Carcinogenesis is a mechanistically complex and variable process with a plethora of underlying genetic causes. Cancer development comprises a multitude of steps that occur progressively starting with initial driver mutations leading to tumorigenesis and, ultimately, metastasis. During these transitions, cancer cells accumulate a series of genetic alterations that confer on the cells an unwarranted survival and proliferative advantage. During the course of development, however, cancer cells also encounter a physiologically ubiquitous cellular program that aims to eliminate damaged or abnormal cells: apoptosis. Thus, it is essential that cancer cells acquire instruments to circumvent programmed cell death. Here we discuss emerging evidence indicating how cancer cells adopt various strategies to override apoptosis, including amplifying the antiapoptotic machinery, downregulating the proapoptotic program, or both.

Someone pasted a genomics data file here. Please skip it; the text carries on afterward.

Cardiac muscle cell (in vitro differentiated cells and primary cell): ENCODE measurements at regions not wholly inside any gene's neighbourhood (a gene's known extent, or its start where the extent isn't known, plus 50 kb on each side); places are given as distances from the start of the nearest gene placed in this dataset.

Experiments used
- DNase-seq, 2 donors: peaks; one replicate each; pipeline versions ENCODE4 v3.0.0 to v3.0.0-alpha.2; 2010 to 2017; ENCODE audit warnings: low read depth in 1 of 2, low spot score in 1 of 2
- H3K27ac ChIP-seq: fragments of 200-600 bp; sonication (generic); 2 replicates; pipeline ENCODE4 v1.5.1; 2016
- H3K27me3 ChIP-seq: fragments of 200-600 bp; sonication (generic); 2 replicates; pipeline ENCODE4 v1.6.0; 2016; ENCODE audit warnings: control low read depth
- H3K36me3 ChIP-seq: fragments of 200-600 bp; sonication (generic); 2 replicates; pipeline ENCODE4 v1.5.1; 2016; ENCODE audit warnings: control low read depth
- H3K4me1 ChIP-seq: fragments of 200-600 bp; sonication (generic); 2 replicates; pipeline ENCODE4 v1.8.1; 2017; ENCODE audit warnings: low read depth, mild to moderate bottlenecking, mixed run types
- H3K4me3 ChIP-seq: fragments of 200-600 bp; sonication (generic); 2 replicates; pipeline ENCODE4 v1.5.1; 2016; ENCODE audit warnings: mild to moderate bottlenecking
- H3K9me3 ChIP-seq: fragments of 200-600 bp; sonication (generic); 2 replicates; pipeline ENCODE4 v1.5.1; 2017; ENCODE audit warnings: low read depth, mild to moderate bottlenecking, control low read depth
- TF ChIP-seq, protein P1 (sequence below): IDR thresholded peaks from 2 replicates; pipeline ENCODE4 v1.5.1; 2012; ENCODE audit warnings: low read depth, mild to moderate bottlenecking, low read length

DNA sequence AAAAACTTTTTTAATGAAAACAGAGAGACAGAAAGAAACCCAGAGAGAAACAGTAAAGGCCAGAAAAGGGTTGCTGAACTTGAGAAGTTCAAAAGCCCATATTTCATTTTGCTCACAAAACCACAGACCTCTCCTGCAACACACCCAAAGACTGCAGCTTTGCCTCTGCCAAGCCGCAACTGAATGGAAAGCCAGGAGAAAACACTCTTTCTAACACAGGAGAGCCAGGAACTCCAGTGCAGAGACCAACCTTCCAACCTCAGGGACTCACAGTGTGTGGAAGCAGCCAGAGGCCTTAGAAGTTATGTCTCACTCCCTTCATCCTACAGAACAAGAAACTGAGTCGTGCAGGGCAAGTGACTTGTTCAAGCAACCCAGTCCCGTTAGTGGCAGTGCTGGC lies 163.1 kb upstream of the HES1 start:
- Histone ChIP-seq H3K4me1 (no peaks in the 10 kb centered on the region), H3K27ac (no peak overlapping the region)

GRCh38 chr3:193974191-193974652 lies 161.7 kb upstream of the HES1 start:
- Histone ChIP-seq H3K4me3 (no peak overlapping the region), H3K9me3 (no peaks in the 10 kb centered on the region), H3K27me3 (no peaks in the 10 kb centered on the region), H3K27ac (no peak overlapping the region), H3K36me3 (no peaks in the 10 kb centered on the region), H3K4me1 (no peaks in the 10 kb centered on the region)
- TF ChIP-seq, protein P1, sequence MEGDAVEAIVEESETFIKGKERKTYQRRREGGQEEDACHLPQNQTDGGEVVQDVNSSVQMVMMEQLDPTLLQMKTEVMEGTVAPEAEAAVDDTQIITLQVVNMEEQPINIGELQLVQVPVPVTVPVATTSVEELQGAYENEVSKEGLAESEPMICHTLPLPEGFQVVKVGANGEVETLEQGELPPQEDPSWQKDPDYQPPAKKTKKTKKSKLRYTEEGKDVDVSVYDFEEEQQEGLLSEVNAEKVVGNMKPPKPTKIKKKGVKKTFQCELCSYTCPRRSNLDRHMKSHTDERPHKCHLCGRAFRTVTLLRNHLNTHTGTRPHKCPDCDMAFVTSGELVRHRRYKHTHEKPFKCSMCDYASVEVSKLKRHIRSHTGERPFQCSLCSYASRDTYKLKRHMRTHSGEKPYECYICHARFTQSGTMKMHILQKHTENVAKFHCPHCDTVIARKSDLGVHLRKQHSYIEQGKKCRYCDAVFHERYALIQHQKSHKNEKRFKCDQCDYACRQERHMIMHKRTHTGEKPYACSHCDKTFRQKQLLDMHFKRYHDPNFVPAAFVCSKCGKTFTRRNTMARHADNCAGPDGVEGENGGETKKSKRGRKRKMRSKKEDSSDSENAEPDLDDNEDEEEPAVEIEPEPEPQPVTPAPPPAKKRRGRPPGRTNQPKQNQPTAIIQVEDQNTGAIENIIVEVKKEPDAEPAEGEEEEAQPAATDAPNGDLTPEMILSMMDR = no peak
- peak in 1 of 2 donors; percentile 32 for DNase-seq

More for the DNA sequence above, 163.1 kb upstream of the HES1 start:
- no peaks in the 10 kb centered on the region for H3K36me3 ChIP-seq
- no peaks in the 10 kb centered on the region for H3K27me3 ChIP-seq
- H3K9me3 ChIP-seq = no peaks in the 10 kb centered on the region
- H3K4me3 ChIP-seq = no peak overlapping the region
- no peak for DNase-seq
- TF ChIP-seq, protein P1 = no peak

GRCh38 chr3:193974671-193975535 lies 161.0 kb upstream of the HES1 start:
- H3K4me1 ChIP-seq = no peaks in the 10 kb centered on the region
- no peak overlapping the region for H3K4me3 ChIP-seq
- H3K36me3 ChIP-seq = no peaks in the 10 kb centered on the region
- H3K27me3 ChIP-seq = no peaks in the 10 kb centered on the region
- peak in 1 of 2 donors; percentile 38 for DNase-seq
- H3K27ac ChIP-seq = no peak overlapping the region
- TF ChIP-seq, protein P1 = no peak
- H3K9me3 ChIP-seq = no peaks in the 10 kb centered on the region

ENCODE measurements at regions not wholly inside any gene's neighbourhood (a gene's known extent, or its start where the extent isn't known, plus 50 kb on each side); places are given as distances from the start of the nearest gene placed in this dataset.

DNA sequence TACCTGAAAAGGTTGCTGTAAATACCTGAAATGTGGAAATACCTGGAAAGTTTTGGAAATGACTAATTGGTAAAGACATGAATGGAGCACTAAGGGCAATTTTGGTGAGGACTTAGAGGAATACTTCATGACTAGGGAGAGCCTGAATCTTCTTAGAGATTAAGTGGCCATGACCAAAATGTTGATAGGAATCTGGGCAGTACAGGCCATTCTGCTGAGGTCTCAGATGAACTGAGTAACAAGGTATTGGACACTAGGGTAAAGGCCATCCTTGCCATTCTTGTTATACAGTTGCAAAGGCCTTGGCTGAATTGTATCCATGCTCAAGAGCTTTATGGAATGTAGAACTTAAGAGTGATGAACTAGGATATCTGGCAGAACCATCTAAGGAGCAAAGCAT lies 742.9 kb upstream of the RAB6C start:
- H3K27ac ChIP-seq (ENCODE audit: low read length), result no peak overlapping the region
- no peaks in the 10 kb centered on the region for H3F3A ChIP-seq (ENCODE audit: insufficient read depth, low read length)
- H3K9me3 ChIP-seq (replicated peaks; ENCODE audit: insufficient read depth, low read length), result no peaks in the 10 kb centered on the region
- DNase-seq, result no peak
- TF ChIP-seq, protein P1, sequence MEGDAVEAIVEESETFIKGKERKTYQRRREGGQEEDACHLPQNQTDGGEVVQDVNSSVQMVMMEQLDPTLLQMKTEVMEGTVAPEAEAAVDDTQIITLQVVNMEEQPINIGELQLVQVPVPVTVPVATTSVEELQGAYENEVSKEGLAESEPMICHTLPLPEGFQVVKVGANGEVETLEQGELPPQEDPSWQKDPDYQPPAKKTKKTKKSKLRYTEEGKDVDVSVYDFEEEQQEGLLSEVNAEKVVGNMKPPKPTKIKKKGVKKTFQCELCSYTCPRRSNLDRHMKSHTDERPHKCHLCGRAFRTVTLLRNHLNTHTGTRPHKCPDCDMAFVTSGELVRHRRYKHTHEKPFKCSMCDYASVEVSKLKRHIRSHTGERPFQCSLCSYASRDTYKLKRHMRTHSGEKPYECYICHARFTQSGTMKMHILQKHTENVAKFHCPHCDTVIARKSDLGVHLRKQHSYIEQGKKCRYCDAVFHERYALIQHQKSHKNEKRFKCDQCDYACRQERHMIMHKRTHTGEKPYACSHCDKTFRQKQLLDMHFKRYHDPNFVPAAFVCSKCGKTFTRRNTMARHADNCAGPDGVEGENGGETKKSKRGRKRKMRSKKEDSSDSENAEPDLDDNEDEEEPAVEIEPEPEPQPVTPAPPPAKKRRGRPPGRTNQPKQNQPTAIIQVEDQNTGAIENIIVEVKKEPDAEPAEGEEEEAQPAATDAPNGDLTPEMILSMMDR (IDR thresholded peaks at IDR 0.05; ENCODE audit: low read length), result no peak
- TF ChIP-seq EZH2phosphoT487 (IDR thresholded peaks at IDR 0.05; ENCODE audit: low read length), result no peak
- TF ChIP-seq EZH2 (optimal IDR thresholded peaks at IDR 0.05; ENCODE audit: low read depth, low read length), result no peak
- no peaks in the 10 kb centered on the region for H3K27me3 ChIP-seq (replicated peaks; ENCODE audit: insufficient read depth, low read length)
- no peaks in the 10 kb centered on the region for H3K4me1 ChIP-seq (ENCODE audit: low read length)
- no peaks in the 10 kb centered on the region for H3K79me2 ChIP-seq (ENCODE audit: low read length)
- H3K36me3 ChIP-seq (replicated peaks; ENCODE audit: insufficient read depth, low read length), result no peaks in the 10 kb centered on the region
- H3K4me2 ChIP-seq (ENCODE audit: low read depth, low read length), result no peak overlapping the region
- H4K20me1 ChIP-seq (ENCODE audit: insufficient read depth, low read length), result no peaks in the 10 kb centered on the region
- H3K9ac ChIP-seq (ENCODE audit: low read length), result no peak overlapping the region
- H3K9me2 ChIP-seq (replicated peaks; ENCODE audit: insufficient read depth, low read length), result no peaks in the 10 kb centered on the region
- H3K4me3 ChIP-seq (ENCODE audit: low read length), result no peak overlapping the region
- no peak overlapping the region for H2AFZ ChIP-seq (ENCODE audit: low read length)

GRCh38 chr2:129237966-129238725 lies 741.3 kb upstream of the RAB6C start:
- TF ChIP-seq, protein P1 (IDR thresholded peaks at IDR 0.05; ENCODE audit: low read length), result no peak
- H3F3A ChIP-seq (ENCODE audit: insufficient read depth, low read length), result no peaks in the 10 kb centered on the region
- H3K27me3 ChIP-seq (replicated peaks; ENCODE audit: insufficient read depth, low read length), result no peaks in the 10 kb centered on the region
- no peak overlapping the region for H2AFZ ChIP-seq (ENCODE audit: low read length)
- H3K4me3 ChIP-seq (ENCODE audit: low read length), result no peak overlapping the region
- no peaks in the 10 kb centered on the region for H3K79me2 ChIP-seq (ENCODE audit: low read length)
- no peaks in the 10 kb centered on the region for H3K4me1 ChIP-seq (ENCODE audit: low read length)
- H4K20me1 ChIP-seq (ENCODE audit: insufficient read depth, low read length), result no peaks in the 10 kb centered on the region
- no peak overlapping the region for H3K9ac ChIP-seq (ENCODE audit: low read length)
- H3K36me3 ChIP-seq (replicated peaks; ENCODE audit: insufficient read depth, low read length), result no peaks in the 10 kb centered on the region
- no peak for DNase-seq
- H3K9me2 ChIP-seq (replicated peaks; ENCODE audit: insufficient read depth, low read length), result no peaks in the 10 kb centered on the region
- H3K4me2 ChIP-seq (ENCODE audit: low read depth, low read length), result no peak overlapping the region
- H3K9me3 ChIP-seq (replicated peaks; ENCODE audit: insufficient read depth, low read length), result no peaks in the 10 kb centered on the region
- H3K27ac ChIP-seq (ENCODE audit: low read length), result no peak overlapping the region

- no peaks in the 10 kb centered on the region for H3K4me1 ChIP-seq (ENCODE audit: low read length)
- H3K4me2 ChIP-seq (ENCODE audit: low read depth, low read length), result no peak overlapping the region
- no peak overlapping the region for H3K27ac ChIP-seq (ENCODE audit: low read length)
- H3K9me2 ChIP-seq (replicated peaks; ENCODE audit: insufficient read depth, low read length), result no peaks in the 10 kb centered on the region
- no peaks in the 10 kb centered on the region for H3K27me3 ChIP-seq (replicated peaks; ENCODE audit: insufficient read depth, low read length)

Keywords: BH3; MOMP; caspase; phosphorylation; ubiquitination.
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